As shown in FIG. 2, the metering assembly 106 can include a particle flow path 124 (represented by an arrow in FIG. 2) extending from the fluidizing chamber 104. Along the particle flow path 124 downstream from the metering opening 122, the metering assembly 106 can include a carrier-gas distributor 126, a shutoff valve 128, a vent 130 (best shown in FIG. 1), and a collector 132 (e.g., a cone or chute). The shutoff valve 128 can include a stopper 134 and an actuator 136. In some embodiments, the actuator 136 is pneumatic and defaults to a closed position. For example, the actuator 136 can include a pneumatic inlet 137 (FIG. 1) and a spring (not shown) that pushes the stopper 134 across the particle flow path 124 in the absence of pneumatic pressure. The shutoff valve 128 is shown fully open in FIG. 2, and can be configured to be either fully open or fully closed during steady-state operation. When the shutoff valve 128 is fully open, particles can travel along the particle flow path 124 by gravity and/or via a fluidizing carrier gas. After exiting the carrier-gas distributor 126, the particles can collect in the collector 132. Excess carrier gas can be vented through the vent 130. From the collector 132, the particles can be drawn through the outlet conduit 120, which can deliver the particles to a cutting head (not shown). In some embodiments, the collector 132 is configured to direct movement of particles into the outlet conduit 120, but not to stage particles prior to entering the outlet conduit 120. In other embodiments, the collector 132 can be configured to hold a small quantity of particles prior to entering the outlet conduit 120. In contrast to large agglomerations of particles, small agglomerations of particles typically behave in a more consistent and reliable manner. Accordingly, collecting small agglomerations of particles in the collector 132 can buffer fluctuations in the particle flow rate without necessarily compromising the consistency and reliability of overall particle delivery.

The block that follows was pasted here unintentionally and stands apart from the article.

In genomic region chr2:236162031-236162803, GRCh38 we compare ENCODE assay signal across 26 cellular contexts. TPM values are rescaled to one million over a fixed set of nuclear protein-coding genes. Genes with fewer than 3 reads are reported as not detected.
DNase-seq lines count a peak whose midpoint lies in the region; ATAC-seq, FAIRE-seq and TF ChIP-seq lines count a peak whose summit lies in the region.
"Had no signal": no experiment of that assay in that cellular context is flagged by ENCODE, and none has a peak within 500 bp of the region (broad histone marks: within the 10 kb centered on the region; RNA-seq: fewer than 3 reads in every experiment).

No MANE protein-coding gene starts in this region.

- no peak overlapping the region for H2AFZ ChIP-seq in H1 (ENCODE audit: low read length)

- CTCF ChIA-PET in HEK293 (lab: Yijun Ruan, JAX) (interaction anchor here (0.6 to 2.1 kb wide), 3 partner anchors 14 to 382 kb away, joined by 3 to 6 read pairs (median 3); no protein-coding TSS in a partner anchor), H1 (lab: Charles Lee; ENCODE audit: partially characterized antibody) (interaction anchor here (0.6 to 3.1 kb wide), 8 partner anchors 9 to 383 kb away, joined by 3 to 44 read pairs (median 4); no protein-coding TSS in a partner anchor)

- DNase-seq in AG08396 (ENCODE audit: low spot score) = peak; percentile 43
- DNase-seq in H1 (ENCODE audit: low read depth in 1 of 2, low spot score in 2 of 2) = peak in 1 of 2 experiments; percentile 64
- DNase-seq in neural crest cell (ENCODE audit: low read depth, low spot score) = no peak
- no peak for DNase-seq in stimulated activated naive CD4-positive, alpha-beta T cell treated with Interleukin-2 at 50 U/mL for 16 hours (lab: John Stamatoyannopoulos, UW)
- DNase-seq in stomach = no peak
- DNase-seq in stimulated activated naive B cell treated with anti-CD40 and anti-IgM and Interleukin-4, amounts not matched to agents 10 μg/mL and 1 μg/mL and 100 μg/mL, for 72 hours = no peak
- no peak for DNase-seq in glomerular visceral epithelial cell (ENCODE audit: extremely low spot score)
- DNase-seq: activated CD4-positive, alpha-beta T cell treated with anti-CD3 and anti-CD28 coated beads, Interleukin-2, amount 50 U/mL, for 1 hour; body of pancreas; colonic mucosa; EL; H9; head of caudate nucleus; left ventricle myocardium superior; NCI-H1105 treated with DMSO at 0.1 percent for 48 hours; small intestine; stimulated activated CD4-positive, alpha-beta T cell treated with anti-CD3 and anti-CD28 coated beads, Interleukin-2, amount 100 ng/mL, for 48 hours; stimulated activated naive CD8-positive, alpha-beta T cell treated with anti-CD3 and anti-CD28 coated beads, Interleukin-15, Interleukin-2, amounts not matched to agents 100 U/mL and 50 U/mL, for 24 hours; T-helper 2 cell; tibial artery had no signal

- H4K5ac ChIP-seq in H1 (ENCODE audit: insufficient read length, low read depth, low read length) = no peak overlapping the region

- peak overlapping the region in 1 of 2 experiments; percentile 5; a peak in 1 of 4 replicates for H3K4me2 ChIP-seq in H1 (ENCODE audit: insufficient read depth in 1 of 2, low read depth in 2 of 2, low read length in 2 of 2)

• [0027]
    FIG. 3 is a perspective view of the carrier-gas distributor 126 of the metering assembly 106. As shown in FIGS. 2-3, the metering assembly 106 can include a body 138 with a first end portion coupled to the fluidizing chamber 104 and a second end portion opposite to the first end portion and coupled to the shutoff valve 128. The body 138 can further include an intermediate portion between the first end portion and the second end portion. In some embodiments, the body 138 is elongated and has a longitudinal axis extending generally parallel to the particle flow path 124. For example, the body 138 can include a central bore 139 through which the particle flow path 124 can extend. The metering assembly 106 can further include a plurality of carrier-gas passages 140 extending through the body 138 generally parallel to and spaced radially outward from the longitudinal axis and the particle flow path 124. The carrier-gas passages 140 can have inlet portions at the intermediate portion of the body 138 and outlet portions at the first end portion of the body 138. More specifically, the carrier-gas passages 140 can extend to injection orifices 141 proximate the fluidizing chamber 104. The injection orifices 141 can be radially distributed around the metering opening 122.
  • [0028]